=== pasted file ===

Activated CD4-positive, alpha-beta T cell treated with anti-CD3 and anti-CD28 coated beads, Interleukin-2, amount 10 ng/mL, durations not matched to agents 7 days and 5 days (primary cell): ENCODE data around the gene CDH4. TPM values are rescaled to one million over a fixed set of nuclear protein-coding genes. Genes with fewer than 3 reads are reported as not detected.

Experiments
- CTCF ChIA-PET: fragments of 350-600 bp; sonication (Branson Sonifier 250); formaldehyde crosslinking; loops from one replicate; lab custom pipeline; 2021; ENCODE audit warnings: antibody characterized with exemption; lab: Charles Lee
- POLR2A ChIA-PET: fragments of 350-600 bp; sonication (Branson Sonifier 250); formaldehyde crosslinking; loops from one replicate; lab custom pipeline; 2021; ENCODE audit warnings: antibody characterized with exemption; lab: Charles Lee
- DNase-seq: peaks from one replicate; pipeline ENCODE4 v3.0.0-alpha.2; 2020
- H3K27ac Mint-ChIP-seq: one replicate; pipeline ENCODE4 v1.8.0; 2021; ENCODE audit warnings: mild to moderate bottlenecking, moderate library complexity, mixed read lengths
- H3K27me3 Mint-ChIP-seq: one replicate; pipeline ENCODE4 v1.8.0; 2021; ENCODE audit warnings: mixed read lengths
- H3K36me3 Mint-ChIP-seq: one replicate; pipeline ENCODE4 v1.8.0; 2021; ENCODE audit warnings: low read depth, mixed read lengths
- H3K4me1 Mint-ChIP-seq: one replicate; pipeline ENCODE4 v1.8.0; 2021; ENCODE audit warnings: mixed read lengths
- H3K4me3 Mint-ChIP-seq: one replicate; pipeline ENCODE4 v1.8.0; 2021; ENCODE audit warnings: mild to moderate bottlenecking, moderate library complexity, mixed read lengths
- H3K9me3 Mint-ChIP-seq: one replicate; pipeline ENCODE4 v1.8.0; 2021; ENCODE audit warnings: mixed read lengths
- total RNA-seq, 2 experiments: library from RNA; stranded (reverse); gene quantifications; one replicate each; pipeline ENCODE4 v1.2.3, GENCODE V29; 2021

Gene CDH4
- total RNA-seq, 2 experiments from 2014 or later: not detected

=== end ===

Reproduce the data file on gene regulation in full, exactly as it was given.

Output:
Activated CD4-positive, alpha-beta T cell treated with anti-CD3 and anti-CD28 coated beads, Interleukin-2, amount 10 ng/mL, durations not matched to agents 7 days and 5 days (primary cell): ENCODE data around the gene CDH4. TPM values are rescaled to one million over a fixed set of nuclear protein-coding genes. Genes with fewer than 3 reads are reported as not detected.

Experiments
- CTCF ChIA-PET: fragments of 350-600 bp; sonication (Branson Sonifier 250); formaldehyde crosslinking; loops from one replicate; lab custom pipeline; 2021; ENCODE audit warnings: antibody characterized with exemption; lab: Charles Lee
- POLR2A ChIA-PET: fragments of 350-600 bp; sonication (Branson Sonifier 250); formaldehyde crosslinking; loops from one replicate; lab custom pipeline; 2021; ENCODE audit warnings: antibody characterized with exemption; lab: Charles Lee
- DNase-seq: peaks from one replicate; pipeline ENCODE4 v3.0.0-alpha.2; 2020
- H3K27ac Mint-ChIP-seq: one replicate; pipeline ENCODE4 v1.8.0; 2021; ENCODE audit warnings: mild to moderate bottlenecking, moderate library complexity, mixed read lengths
- H3K27me3 Mint-ChIP-seq: one replicate; pipeline ENCODE4 v1.8.0; 2021; ENCODE audit warnings: mixed read lengths
- H3K36me3 Mint-ChIP-seq: one replicate; pipeline ENCODE4 v1.8.0; 2021; ENCODE audit warnings: low read depth, mixed read lengths
- H3K4me1 Mint-ChIP-seq: one replicate; pipeline ENCODE4 v1.8.0; 2021; ENCODE audit warnings: mixed read lengths
- H3K4me3 Mint-ChIP-seq: one replicate; pipeline ENCODE4 v1.8.0; 2021; ENCODE audit warnings: mild to moderate bottlenecking, moderate library complexity, mixed read lengths
- H3K9me3 Mint-ChIP-seq: one replicate; pipeline ENCODE4 v1.8.0; 2021; ENCODE audit warnings: mixed read lengths
- total RNA-seq, 2 experiments: library from RNA; stranded (reverse); gene quantifications; one replicate each; pipeline ENCODE4 v1.2.3, GENCODE V29; 2021

Gene CDH4
- total RNA-seq, 2 experiments from 2014 or later: not detected